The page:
We know who Lazarus is… and the shocking truth is, so does the nameless rich man in this parable! Honestly, I confess that I have read and heard this parable for as long as I can remember, and it never occurred to me. I always imagined that Lazarus, the poor, diseased, marginalized, forgotten, impoverished man, was invisible to the man of wealth and means, the powerful, the respected, the comfortable. But when he, in his torment, calls out across the chasm to Abraham, he sees and calls Lazarus by name!

Can you imagine? This rich man would have gone in and out of his house regularly; even if he conducted business in his home, he would have gone to synagogue meetings, would have visited relatives, he would have gone out of his home to meet with other powerful people. He would have walked past Lazarus every day, must have noticed him, had to have seen him! What is stunning about this parable isn’t simply that this rich man did not help Lazarus, did not send out a plate of food or offer to have his wounds treated or give him a place to sleep or even some bedding to soften the ground he lay on, it’s that it apparently never crossed the rich man’s mind to do so!

It seems an impossibility, doesn’t it? To, every day of his life, stroll nonchalantly by someone starving to death, huddling in stinking rags, and not even think to offer assistance! How is this possible? The words he uses when he speaks to father Abraham across the abyss offer us a clue.

Notice that he never addresses Lazarus directly. He speaks to Abraham, and expects Abraham to command Lazarus to act as the rich man’s servant: bring him some water, be his messenger.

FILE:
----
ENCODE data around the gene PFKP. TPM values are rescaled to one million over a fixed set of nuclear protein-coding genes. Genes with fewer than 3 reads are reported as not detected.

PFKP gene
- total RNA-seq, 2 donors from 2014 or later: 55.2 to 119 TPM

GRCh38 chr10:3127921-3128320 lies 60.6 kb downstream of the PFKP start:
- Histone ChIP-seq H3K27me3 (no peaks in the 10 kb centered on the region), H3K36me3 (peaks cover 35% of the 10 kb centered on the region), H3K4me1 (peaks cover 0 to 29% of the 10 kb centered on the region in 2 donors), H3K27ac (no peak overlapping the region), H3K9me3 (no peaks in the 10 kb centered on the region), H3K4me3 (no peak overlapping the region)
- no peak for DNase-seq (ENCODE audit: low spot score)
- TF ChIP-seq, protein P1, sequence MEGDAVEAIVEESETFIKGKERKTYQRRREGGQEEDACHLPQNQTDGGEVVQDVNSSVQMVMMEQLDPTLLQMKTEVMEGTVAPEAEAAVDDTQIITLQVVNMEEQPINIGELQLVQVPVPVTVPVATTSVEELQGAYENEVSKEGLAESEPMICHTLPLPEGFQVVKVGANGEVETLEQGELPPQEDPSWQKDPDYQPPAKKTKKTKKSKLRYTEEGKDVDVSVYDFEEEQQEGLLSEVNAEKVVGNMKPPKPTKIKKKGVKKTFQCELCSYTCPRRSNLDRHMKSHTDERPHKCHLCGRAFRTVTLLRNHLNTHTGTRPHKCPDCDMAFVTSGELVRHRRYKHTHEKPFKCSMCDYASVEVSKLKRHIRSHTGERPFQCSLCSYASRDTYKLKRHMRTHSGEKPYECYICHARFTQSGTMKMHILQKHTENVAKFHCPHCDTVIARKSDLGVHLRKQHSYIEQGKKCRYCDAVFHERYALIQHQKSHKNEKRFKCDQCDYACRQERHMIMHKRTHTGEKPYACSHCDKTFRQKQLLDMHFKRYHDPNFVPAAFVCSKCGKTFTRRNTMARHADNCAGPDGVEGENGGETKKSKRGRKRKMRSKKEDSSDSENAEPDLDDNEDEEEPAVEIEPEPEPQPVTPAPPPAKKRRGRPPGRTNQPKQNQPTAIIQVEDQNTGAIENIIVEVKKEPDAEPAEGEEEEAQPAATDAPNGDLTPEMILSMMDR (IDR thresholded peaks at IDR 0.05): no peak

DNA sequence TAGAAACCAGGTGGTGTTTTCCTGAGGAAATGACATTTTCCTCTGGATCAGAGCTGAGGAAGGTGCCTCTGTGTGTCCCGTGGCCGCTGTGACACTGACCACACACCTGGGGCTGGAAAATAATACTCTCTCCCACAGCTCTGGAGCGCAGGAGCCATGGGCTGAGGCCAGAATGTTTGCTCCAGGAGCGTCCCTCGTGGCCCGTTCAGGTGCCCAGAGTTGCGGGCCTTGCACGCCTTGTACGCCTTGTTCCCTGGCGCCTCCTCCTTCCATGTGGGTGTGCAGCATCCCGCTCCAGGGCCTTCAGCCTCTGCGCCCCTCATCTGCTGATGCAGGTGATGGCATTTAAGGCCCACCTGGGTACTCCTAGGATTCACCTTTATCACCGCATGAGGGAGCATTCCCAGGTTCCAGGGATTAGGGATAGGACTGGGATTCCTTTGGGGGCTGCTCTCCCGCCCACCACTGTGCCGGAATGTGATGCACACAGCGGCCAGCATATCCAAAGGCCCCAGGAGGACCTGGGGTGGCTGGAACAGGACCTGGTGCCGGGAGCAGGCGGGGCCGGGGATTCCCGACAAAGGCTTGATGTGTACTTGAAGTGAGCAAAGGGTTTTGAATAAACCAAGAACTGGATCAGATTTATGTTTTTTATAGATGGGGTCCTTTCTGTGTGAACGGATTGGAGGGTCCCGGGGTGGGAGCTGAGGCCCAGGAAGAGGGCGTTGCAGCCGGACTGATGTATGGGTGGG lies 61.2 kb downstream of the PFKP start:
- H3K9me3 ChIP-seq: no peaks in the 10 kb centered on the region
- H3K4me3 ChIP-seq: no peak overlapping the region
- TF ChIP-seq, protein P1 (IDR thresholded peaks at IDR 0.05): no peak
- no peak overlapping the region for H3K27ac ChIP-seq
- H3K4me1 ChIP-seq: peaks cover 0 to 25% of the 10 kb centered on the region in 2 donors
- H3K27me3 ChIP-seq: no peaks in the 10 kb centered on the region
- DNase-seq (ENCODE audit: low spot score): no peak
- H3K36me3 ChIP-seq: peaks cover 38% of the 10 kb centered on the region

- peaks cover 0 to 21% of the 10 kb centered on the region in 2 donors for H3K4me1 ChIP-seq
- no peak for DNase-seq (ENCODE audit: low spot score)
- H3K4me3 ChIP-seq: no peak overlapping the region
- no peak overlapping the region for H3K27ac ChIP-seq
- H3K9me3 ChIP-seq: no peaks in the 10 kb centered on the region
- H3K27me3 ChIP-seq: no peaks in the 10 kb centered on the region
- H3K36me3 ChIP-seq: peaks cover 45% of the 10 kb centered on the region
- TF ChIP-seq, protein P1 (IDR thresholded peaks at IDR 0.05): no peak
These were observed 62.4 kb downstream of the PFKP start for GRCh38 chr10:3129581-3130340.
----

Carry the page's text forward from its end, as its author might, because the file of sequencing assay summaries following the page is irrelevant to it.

Even though he knows who Lazarus is, t the rich man, Lazarus isn’t really a person. Apart from his ability to in some way serve him, for the rich man, Lazarus doesn’t really exist. He has no face, no voice. In this rich man’s universe of experience, it is not much of a stretch to say that he sees people tools, objects, things that exist to be used. To serve, to come and go at his bidding, to fulfill his desires. They are not his equals, not even really human beings.

In short, the rich man is not dealing with reality. He is disconnected from the world around him. He has lived his life in a fantasy world, where he is the center of the universe, and everything lives and moves and has its being by his power and for his pleasure. And by the way he speaks in his torment, he never wakes up from this terrible dream, even after it’s too late.

I’ve been privileged to know some pretty rich people in my time, folks who are wealthy enough to get their names on buildings, business owners, philanthropists, executives, folks like that. None of these comparatively rich people have acted like the rich man in our parable today. They at least appeared to care about others, they were charitable and engaging, seemed to be committed to helping others, compassionate, all of that.

Having money isn’t the problem. It’s a thing, a tool, in some ways money isn’t even real, it’s nothing more than a set of figures on a balance sheet or a bit of data on a bank’s computer. To say money is the problem, that money is evil or lacks compassion or refuses to give the poor a name, to give the powerless a voice, is a ridiculous statement. It’s like blaming a table for climate change.

We live in a world where, right now, the UN estimates that hunger could be completely eradicated for thirty billion dollars a year.

Americans spend thirty billion dollars per year losing weight!

The entire population of the planet could have clean, safe drinking water for about ten billion dollars per year.